Government Can Do More to Encourage Families To Save
Suzanne Potter / California News Service
SACRAMENTO, Calif. – Families that are struggling to save money for emergencies, for college and for retirement, could benefit from a few small changes in government programs according to a new policy brief released this week.
The brief, from the Annie E. Casey Foundation, is called “Investing in Tomorrow: Helping Families Build Savings and Assets.” Beadsie Woo, senior associate with the Casey Foundation, says the federal government should create a universal savings account when each child is born, and seed it with a small amount of money to get families started saving.
“There are commonsense federal policies that can create more opportunities for families to save,” says Woo. “And those change the life course for their children. Children whose families can save will do better in school and have stronger outcomes through access to opportunities.”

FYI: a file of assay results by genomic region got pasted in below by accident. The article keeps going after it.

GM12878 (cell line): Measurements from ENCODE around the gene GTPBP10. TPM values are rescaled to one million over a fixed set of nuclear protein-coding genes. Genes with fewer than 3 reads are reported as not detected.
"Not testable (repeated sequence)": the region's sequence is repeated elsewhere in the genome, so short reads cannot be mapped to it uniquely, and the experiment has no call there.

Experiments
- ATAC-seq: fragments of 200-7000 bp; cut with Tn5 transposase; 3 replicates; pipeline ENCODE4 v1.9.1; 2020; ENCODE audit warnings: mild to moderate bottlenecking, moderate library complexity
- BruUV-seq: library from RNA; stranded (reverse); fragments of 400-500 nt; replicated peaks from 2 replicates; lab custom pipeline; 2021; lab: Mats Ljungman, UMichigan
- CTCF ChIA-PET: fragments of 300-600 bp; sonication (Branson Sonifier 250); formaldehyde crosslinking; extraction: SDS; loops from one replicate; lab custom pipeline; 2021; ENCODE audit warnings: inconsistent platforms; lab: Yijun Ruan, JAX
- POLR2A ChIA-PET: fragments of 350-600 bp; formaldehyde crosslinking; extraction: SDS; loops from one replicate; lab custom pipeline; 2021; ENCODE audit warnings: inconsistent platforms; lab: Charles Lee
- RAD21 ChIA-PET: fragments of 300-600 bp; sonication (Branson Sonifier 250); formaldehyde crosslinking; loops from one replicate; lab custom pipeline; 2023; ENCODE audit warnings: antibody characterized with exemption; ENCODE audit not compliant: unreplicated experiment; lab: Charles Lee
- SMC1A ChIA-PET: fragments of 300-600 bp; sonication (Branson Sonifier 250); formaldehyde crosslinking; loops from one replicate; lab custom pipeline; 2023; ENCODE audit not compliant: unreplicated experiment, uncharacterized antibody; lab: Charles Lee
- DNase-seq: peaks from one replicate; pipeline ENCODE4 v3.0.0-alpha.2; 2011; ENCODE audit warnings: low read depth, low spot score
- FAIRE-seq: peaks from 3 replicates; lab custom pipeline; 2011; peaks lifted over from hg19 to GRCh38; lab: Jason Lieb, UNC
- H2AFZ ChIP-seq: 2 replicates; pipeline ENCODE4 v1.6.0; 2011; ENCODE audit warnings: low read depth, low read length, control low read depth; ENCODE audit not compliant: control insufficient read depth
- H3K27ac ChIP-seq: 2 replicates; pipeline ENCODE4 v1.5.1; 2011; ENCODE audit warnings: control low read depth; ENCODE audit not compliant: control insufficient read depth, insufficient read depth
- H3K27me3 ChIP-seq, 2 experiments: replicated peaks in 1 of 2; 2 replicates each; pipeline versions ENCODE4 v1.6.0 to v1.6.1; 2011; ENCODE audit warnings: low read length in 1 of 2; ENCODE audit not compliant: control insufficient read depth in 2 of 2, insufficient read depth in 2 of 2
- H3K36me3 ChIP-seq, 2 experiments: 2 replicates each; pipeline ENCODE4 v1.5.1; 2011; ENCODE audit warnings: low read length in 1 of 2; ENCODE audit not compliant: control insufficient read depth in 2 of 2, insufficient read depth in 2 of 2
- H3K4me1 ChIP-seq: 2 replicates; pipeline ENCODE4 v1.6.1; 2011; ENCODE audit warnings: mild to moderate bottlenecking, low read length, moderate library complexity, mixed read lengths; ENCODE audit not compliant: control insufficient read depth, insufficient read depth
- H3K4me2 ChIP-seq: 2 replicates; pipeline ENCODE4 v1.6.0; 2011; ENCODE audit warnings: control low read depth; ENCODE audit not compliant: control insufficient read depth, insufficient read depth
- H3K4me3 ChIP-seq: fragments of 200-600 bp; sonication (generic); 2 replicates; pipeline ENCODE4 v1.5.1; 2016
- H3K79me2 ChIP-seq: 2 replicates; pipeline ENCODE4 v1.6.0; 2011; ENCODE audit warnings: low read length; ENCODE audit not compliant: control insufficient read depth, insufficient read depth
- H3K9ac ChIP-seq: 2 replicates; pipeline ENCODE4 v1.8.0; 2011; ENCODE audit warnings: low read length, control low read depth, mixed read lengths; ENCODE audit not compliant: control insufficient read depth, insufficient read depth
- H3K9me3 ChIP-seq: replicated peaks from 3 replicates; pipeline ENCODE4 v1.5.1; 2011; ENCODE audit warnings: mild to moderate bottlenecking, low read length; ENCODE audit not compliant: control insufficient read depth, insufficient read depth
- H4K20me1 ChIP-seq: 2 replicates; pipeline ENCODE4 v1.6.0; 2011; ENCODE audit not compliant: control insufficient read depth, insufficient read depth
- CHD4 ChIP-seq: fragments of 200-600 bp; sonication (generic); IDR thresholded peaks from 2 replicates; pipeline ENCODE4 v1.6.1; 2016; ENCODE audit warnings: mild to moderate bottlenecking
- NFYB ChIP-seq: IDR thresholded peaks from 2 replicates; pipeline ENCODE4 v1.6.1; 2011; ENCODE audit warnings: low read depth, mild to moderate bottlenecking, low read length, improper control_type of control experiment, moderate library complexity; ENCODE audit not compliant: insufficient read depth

According to the Public Policy Institute of California, more than 40 percent of families in the Golden State live in or near poverty and compared to whites, Latinos are twice as likely to be poor, while African Americans have about one and a half times the poverty rate of whites.
The policy brief says the Temporary Assistance for Needy Families program cuts people off if they have too much in savings. The asset limit in California is $2,250. But Woo says the federal government should set a minimum limit of $12,125 which equals three month’s wages for a low-income family of four so they can develop a cushion.
“We see that those families are more self-sufficient because they have their own savings to draw on. Over time, the number of people enrolled in benefits decline,” says Woo.
The policy brief also recommends the government do a much better job of promoting entry-level retirement accounts called MyRAs and should help more eligible families become homeowners through the federal Family Self-Sufficiency Program.